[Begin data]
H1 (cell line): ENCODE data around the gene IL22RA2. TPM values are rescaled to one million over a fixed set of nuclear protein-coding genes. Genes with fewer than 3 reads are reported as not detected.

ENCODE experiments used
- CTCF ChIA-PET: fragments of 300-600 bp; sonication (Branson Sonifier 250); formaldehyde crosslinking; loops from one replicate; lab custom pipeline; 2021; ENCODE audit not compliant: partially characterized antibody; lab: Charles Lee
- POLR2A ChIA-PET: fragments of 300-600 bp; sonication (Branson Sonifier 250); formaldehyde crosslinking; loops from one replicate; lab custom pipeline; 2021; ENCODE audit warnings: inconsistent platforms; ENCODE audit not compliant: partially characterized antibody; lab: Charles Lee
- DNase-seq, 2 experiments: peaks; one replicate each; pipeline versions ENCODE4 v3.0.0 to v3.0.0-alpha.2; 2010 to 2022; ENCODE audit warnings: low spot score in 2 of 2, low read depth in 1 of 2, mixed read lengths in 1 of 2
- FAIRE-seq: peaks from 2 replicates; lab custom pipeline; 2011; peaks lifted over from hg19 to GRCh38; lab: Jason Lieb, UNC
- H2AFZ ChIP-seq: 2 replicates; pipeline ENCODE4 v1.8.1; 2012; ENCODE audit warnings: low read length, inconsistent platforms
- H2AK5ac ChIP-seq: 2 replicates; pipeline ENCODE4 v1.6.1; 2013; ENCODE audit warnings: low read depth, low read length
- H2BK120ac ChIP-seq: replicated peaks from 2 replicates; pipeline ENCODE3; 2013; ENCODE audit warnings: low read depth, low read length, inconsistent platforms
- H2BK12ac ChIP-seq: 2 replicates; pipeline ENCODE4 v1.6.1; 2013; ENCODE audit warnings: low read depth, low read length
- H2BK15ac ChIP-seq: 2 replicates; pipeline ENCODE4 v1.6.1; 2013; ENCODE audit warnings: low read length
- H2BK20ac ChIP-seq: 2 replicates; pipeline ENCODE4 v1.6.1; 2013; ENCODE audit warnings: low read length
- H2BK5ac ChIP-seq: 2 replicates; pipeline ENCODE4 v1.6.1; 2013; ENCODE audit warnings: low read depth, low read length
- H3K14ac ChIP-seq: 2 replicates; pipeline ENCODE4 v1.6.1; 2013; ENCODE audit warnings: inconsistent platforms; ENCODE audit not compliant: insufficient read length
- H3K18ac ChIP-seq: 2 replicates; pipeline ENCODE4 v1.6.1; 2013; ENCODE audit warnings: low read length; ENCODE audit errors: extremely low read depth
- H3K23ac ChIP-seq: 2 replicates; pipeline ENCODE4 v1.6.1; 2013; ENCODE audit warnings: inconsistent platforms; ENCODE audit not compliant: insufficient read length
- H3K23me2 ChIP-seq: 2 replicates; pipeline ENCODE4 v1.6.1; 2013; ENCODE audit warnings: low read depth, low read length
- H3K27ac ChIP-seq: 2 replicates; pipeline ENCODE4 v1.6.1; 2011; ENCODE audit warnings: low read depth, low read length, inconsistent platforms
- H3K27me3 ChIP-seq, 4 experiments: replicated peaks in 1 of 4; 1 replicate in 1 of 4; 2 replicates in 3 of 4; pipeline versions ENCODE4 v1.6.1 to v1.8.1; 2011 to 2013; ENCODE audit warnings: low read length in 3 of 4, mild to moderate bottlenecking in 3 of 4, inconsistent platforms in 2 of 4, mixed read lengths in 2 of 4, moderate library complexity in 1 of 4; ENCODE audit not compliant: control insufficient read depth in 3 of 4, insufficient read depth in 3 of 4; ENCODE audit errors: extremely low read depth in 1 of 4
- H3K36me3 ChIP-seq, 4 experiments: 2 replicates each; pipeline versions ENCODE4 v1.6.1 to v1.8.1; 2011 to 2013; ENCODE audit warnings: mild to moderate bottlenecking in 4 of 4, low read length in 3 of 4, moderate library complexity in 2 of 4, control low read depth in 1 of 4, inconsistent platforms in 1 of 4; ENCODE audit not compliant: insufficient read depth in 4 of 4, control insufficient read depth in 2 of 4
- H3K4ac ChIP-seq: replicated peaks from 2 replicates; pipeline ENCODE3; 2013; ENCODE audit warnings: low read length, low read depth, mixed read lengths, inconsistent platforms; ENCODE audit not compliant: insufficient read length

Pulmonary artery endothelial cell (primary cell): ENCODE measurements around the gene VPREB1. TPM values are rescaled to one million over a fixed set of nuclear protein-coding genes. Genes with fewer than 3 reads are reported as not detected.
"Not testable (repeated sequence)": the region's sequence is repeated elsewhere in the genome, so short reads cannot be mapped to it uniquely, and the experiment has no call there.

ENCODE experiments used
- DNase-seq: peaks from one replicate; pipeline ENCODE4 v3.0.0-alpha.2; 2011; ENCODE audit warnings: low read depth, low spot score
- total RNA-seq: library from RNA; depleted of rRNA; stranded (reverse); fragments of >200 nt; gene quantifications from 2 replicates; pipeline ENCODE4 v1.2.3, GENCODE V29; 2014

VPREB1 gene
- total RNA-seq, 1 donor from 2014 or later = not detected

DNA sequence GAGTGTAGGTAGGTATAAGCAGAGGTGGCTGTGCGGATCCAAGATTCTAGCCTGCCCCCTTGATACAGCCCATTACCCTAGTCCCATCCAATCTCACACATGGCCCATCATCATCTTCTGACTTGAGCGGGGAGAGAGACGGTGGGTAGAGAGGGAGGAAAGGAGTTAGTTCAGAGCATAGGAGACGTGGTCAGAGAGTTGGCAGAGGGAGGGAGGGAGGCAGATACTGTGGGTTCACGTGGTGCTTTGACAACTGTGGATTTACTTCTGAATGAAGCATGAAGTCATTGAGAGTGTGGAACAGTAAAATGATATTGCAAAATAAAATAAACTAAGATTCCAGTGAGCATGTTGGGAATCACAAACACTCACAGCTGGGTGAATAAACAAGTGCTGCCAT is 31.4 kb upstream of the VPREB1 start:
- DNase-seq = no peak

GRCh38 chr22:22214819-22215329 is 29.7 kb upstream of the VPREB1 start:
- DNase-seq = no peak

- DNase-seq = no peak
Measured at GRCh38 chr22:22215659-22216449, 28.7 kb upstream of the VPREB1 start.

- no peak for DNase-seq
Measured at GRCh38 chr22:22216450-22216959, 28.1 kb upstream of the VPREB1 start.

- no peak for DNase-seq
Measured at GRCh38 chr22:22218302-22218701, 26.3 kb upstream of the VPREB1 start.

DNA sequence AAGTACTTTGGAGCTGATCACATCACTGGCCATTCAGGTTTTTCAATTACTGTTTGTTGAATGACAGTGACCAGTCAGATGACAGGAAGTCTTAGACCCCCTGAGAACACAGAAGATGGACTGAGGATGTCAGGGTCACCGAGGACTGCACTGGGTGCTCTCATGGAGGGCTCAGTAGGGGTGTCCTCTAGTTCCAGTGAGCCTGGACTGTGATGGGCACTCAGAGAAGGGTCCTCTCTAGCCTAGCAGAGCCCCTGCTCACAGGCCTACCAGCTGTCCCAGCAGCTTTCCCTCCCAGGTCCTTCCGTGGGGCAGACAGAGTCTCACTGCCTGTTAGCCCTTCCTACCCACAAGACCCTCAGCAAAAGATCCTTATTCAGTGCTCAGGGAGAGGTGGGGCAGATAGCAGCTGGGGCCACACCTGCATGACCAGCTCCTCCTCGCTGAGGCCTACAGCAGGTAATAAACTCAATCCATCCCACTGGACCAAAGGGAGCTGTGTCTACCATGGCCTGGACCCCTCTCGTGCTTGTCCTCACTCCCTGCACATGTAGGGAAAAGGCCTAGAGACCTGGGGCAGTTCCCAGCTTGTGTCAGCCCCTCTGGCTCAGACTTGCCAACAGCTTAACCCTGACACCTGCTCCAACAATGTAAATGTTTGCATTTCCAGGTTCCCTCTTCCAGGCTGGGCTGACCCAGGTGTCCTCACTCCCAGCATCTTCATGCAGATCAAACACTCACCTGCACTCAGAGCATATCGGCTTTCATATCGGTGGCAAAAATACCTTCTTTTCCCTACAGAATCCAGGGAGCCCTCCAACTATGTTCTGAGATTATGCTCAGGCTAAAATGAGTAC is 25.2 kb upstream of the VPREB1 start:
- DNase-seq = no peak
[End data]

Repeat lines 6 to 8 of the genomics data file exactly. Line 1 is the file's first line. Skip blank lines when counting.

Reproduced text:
- FAIRE-seq: peaks from 2 replicates; lab custom pipeline; 2011; peaks lifted over from hg19 to GRCh38; lab: Jason Lieb, UNC
- H2AFZ ChIP-seq: 2 replicates; pipeline ENCODE4 v1.8.1; 2012; ENCODE audit warnings: low read length, inconsistent platforms
- H2AK5ac ChIP-seq: 2 replicates; pipeline ENCODE4 v1.6.1; 2013; ENCODE audit warnings: low read depth, low read length